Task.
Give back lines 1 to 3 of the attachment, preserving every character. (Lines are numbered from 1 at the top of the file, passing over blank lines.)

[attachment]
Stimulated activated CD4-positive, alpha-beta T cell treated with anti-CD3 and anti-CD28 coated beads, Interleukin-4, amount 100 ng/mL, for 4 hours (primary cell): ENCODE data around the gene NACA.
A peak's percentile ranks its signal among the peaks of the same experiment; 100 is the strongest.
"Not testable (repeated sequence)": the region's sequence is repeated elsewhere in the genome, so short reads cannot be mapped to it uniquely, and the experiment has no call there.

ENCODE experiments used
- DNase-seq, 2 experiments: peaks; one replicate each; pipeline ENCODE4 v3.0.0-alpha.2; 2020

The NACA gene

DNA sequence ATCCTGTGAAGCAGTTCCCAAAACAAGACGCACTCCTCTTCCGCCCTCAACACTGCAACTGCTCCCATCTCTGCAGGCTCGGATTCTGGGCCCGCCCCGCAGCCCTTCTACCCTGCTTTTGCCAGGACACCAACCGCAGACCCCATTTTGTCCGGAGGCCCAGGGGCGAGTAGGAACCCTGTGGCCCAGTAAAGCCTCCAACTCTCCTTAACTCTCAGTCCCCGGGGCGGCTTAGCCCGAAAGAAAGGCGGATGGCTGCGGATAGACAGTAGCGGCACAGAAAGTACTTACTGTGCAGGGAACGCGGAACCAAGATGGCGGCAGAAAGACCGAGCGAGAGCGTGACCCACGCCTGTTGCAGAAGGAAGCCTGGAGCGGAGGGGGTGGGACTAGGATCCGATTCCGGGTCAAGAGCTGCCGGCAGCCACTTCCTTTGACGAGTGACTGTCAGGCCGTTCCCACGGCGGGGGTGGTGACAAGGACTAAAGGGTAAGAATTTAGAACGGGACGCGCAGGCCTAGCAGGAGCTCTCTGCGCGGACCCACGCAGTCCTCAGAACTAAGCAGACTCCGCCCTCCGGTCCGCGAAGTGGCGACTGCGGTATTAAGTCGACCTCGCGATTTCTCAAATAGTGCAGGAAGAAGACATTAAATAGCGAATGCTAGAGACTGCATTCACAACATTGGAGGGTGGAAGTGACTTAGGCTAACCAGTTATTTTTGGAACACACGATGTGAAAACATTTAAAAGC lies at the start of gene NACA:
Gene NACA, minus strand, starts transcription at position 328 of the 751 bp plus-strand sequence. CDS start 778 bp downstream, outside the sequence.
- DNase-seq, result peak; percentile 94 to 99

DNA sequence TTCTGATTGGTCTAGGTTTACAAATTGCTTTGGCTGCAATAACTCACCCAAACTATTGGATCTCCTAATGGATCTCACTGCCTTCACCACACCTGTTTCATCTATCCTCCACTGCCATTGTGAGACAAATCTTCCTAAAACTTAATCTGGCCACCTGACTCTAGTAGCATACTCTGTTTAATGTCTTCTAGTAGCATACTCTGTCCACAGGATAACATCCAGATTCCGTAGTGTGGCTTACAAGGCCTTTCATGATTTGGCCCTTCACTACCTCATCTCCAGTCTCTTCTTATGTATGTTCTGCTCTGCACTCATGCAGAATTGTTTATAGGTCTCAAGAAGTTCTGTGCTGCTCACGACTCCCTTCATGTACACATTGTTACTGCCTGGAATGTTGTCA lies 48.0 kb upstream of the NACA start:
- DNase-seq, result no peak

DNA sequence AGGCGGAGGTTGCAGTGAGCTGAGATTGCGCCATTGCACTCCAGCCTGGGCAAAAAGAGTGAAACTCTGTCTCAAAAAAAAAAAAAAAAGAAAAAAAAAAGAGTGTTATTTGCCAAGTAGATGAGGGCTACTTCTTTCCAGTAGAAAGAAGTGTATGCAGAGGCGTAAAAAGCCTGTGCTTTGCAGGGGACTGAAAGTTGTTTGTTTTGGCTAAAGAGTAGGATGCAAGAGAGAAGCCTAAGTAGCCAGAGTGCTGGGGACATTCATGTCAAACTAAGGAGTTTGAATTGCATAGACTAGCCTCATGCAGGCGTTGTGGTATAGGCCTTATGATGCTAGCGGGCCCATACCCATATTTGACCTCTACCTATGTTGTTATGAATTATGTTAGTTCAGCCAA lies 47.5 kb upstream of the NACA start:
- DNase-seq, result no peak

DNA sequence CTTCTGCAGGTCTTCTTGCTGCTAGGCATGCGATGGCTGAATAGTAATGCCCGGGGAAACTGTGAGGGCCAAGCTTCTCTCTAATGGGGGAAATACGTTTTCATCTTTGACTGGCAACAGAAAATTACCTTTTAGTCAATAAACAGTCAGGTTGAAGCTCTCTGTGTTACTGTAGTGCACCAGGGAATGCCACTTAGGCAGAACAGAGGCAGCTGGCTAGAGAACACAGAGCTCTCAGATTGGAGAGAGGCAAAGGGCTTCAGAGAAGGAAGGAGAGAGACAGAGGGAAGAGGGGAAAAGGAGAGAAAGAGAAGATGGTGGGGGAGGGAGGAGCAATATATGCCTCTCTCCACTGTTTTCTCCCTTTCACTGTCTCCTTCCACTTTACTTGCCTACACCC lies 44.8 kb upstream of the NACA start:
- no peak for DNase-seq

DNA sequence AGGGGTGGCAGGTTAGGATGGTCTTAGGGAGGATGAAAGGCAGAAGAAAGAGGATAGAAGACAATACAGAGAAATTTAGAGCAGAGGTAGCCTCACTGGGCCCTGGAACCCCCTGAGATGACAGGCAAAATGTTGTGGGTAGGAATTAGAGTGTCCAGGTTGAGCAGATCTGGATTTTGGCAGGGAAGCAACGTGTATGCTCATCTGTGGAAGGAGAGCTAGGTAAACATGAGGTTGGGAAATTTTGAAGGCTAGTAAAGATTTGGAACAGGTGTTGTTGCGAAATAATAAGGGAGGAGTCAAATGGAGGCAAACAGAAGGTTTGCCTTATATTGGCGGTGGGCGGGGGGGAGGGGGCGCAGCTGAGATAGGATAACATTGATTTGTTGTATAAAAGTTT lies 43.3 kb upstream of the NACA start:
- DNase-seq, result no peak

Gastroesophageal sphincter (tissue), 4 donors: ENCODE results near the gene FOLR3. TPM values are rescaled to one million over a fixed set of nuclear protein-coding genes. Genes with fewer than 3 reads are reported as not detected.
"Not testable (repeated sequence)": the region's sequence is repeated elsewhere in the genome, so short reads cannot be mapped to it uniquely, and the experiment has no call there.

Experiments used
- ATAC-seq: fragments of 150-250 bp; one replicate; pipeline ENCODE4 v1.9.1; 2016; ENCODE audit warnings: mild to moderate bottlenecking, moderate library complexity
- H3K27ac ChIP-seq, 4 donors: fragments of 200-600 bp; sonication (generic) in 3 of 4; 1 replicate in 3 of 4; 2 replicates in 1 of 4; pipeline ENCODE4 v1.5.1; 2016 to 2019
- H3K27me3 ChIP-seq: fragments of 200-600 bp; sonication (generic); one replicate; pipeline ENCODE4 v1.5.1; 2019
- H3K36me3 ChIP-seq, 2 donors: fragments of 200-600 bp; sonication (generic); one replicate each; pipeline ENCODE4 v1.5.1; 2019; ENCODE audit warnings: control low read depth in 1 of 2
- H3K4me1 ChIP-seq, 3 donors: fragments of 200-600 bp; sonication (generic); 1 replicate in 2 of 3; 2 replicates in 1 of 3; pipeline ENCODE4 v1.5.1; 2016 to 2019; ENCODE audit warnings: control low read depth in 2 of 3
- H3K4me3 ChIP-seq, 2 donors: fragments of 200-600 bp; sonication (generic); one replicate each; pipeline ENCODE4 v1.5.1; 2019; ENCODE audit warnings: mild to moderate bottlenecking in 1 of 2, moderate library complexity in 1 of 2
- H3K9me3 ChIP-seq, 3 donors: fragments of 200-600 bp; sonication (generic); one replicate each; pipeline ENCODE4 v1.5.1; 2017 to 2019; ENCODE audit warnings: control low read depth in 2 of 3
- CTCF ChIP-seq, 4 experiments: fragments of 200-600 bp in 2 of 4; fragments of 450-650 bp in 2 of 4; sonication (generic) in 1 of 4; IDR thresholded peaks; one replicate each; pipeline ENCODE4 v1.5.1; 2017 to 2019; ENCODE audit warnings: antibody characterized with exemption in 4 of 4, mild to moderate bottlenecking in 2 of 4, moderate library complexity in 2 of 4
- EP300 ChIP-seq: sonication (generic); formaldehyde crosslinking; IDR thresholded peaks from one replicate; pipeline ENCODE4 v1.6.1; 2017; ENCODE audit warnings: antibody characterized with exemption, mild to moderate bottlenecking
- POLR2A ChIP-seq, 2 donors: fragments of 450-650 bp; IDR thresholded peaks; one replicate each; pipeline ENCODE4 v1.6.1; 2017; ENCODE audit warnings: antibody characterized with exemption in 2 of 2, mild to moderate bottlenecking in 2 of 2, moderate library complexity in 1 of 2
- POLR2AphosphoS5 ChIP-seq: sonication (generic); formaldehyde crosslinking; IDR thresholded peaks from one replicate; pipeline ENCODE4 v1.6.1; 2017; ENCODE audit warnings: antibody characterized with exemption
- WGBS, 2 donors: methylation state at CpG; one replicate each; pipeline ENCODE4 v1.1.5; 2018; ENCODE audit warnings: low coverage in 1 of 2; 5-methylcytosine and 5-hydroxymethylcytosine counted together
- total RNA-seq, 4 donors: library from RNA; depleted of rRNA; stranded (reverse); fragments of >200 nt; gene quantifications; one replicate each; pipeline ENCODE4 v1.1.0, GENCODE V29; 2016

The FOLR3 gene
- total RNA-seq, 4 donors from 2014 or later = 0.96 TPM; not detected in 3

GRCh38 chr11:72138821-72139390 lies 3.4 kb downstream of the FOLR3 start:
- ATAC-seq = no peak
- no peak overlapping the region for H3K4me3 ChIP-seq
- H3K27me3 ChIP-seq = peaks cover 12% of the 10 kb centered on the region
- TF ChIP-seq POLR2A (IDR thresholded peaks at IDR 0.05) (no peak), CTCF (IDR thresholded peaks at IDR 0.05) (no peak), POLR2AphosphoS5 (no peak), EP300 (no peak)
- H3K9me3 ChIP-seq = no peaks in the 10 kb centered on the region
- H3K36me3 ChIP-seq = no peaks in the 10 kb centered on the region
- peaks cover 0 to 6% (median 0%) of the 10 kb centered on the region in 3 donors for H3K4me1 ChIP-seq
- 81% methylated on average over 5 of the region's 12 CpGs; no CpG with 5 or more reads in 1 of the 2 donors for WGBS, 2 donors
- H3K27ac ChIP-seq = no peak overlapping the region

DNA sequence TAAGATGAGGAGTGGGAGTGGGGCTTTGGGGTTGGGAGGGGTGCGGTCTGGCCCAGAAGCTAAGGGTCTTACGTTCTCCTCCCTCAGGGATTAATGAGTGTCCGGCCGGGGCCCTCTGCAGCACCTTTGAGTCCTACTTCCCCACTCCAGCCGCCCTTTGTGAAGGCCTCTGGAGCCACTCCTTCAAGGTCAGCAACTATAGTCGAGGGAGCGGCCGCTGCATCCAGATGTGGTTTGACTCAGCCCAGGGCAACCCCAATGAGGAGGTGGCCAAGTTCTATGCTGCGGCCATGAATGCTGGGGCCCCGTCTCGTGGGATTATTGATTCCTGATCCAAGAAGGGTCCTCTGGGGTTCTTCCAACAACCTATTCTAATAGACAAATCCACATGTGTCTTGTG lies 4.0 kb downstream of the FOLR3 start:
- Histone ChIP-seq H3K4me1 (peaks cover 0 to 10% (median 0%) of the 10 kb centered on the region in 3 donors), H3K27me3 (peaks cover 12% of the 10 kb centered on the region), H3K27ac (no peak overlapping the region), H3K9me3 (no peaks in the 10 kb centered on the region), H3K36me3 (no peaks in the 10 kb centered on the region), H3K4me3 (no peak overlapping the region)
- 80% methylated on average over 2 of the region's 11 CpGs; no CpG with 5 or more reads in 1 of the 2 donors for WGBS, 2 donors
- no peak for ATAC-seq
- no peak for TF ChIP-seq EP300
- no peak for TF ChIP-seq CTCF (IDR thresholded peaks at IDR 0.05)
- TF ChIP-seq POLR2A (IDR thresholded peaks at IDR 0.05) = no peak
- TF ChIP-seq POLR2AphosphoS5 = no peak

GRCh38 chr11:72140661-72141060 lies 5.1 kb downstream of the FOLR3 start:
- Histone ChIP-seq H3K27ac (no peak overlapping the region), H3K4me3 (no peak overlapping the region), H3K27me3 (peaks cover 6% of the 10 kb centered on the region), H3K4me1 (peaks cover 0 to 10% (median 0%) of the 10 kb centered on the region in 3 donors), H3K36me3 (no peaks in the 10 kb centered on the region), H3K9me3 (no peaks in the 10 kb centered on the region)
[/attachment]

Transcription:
Stimulated activated CD4-positive, alpha-beta T cell treated with anti-CD3 and anti-CD28 coated beads, Interleukin-4, amount 100 ng/mL, for 4 hours (primary cell): ENCODE data around the gene NACA.
A peak's percentile ranks its signal among the peaks of the same experiment; 100 is the strongest.
"Not testable (repeated sequence)": the region's sequence is repeated elsewhere in the genome, so short reads cannot be mapped to it uniquely, and the experiment has no call there.